This is the day we’ve been waiting for. The lab is bursting. I can’t wait to tell Paula. I grab a handful of printouts to show her.

“Henry!” Izabel is screaming, running into the room.

“Izzy! We have it!” I run to her, wrap my arms around her, and lift her up.

“Henry, put me down. You’ve got to come now!” she says. Her face is pale and tearful. She drags me by my arm down the hall. She’s leading me to the living quarters. I start to feel sick. We’re running now, and my heart is beating out of my chest.

A silent crowd has gathered outside the entrance to my room. They move aside for me without making a sound.

On rubbery legs, I go in. There, holding each other on the bed, are Paula and Lani. On the nightstand, beneath two empty syringes, is an envelope with “HENRY” written in Paula’s tall, curvy handwriting.

I pick up Lani’s princess bear and climb onto the bed with my family. I tuck the bear under Lani’s arm, and I hold my girls for the last time.

I’m the only one who doesn’t flinch when the rocket hits the building.

Alarms are blaring, and people are grabbing at me. I fight them enough that I’m able to grab Paula’s letter. Before I know it, I’ve been pulled down the hall and through the cafeteria. Guide lights flash on the floor as walls explode. Would-be escapees are showered in high-velocity debris. Concrete dust cakes my nostrils. We all cover our noses and mouths with our shirts.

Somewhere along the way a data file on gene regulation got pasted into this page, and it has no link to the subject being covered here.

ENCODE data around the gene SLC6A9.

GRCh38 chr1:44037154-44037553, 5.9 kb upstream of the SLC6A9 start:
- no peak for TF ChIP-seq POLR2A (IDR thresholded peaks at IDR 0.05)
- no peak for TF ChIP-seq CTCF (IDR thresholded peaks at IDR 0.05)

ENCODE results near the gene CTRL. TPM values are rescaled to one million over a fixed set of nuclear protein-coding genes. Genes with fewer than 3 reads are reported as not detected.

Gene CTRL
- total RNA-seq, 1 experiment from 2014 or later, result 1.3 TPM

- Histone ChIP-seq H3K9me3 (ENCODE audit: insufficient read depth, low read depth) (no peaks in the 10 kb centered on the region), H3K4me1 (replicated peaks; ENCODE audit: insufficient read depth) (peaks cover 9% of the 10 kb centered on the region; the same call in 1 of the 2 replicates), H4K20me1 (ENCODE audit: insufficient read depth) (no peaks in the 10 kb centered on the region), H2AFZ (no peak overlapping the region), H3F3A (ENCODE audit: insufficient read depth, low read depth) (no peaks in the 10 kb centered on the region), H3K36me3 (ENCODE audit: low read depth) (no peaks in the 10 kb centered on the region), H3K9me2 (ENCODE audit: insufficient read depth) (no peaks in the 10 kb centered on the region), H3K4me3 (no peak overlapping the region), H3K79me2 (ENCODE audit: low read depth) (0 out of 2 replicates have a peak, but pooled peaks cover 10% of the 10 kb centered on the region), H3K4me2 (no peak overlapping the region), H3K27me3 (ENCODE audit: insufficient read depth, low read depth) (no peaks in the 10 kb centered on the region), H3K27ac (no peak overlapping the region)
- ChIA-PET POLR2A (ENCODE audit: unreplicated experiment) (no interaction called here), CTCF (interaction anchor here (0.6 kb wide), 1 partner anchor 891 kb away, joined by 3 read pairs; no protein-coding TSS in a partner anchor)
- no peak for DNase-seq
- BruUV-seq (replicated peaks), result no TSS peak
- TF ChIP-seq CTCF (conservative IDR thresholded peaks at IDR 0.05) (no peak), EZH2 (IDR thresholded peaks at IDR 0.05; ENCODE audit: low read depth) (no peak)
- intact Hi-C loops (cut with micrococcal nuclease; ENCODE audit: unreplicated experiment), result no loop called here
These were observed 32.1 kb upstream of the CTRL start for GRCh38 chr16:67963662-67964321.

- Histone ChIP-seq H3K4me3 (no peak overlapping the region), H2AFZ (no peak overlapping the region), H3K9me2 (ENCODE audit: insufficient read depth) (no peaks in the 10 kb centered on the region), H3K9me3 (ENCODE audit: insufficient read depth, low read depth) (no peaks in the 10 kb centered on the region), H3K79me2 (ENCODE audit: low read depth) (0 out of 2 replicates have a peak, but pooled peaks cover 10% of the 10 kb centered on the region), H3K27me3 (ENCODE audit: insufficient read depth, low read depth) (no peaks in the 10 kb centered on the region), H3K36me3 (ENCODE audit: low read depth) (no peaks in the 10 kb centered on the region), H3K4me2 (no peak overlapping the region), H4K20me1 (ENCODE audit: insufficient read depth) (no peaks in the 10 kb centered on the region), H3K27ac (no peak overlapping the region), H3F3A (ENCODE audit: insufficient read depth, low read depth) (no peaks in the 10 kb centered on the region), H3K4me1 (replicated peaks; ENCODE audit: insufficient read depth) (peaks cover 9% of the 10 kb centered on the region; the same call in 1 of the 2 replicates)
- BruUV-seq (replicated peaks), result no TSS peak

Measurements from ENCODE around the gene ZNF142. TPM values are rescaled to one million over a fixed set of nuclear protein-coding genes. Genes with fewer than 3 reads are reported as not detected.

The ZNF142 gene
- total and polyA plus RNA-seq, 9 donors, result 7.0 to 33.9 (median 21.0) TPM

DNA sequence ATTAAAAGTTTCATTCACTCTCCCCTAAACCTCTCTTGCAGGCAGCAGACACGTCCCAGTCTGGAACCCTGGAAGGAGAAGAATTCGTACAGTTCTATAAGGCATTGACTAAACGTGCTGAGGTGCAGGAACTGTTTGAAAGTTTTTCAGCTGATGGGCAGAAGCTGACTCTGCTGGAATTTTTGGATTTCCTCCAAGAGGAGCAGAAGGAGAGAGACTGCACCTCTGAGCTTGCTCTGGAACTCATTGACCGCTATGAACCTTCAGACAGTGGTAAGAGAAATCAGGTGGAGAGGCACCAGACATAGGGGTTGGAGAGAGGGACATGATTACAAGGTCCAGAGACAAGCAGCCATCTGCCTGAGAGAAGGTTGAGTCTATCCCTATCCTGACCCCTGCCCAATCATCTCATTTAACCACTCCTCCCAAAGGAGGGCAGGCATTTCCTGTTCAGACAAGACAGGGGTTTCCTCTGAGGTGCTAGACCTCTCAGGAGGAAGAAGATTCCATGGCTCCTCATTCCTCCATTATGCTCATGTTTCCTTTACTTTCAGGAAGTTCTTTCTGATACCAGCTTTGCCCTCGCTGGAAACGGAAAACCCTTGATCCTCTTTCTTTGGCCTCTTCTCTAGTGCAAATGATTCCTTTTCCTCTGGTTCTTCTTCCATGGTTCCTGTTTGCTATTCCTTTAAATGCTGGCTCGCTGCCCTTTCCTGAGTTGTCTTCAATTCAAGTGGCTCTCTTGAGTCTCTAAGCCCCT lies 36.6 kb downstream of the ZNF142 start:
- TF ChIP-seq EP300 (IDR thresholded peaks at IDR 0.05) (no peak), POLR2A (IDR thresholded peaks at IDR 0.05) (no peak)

A small group, including me and Izabel, make it to the escape tunnel. The dim, muddy walkway is around three miles long. I slosh at the back of the group, hoping this is just the worst dream of my life.

The end of the tunnel is near, but the group has stopped. A jeep can be seen just outside the opening. We all know whoever drove that jeep is part of the attack.

“Henry! Get down!” Izabel is hissing.

I shake off her grip and keep walking to the tunnel’s end. Seeing the sun, I realize that I haven’t been outside in weeks. I must look like a zombie. Turning my face up to the sun, I moan.

“H-halt!” someone shouts.

Turning slowly, I see the voice belongs to a terrified young man with a very large gun. I stare at him blankly.

“My orders are to shoot anyone who comes out that tunnel.” His gun is shaking. He hasn’t killed before.

“Why not?” I ask. “We’re already dead.” I take a step forward, daring him to pull the trigger. “All of us.”

But he doesn’t pull the trigger. He takes two steps backward and trips. He lands on his ass, but never takes his eyes off me. The other escapees dart past us.

I close my eyes and turn my face back to the sun.


It’s June 8th.

I’m lying on my back in a field. I open Paula’s letter and read it again. The message is just five words. Below the message, inside an elegantly drawn heart, Paula and Lani have signed their names. I stare at it until the words are burned into my retinas. I look up to the poison-green sky and see her message written on the clouds.

The air is getting thick, and every breath is agony. My skin burns, bubbles, and turns to foam. Muscles shrivel and fall off my bones. My vision fades as my eyes liquefy. They run down my cheeks, the last tears I will ever shed.

All I can think of now is Paula’s final message to me.

Five words etched into my mind. I can feel her presence, and Lani’s, too. As the Doomsday Cloud swallows the world, my last thought is Like always, Paula, you were right.


Thanks for reading!